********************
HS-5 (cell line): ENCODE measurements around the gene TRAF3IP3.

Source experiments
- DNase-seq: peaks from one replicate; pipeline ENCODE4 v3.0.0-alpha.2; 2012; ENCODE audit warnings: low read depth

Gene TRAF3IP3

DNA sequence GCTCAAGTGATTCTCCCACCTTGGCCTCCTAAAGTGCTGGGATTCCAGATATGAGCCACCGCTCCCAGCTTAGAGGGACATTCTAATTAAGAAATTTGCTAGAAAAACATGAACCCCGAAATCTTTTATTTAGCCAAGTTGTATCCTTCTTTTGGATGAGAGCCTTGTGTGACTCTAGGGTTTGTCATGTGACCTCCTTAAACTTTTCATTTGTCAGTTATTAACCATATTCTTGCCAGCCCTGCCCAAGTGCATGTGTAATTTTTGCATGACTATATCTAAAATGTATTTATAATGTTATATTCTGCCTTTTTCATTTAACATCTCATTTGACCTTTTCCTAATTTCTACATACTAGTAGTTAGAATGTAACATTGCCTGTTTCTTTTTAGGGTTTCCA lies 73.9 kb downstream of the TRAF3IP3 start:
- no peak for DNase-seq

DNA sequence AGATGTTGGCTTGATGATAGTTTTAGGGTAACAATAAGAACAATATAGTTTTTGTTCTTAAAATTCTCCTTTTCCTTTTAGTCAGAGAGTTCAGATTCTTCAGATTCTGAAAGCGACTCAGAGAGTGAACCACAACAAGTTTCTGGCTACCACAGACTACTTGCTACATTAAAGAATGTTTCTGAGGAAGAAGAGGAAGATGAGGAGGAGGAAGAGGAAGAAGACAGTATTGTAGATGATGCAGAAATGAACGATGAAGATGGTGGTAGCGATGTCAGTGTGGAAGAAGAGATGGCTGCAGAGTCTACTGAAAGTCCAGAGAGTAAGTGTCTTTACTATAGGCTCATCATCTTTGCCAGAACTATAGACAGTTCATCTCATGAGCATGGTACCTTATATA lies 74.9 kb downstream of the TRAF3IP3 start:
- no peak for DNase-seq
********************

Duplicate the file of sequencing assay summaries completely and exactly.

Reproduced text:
HS-5 (cell line): ENCODE measurements around the gene TRAF3IP3.

Source experiments
- DNase-seq: peaks from one replicate; pipeline ENCODE4 v3.0.0-alpha.2; 2012; ENCODE audit warnings: low read depth

Gene TRAF3IP3

DNA sequence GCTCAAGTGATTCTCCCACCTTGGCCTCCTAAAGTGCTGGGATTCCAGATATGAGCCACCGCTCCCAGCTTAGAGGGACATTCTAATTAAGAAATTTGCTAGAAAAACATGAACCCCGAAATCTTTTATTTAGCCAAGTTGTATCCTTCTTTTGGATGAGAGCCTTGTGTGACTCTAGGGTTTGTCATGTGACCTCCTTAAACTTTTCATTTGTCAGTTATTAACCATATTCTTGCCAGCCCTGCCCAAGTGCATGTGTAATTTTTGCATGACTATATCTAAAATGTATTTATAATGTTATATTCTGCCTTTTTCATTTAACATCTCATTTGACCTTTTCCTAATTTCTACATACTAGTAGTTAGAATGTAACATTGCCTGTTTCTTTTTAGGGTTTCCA lies 73.9 kb downstream of the TRAF3IP3 start:
- no peak for DNase-seq

DNA sequence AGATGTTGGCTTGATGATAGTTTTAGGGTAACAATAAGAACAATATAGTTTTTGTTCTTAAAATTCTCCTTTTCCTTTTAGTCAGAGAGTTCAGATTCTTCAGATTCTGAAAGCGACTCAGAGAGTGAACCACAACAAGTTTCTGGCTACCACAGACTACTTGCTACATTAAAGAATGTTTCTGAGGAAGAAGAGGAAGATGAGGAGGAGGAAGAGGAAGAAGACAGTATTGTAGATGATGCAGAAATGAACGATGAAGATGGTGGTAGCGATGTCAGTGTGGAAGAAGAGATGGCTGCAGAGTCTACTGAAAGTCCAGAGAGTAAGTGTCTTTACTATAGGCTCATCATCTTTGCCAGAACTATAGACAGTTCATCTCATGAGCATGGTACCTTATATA lies 74.9 kb downstream of the TRAF3IP3 start:
- no peak for DNase-seq